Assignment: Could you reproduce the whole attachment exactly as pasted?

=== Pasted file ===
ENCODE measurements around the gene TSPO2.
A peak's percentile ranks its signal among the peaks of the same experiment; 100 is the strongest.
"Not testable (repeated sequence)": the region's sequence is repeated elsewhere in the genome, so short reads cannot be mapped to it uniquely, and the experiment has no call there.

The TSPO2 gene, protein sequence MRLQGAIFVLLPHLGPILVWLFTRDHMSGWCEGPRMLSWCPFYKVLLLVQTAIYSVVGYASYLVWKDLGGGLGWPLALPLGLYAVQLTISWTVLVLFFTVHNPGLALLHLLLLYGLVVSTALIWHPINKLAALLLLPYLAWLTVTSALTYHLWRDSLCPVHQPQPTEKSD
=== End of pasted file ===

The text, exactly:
ENCODE measurements around the gene TSPO2.
A peak's percentile ranks its signal among the peaks of the same experiment; 100 is the strongest.
"Not testable (repeated sequence)": the region's sequence is repeated elsewhere in the genome, so short reads cannot be mapped to it uniquely, and the experiment has no call there.

The TSPO2 gene, protein sequence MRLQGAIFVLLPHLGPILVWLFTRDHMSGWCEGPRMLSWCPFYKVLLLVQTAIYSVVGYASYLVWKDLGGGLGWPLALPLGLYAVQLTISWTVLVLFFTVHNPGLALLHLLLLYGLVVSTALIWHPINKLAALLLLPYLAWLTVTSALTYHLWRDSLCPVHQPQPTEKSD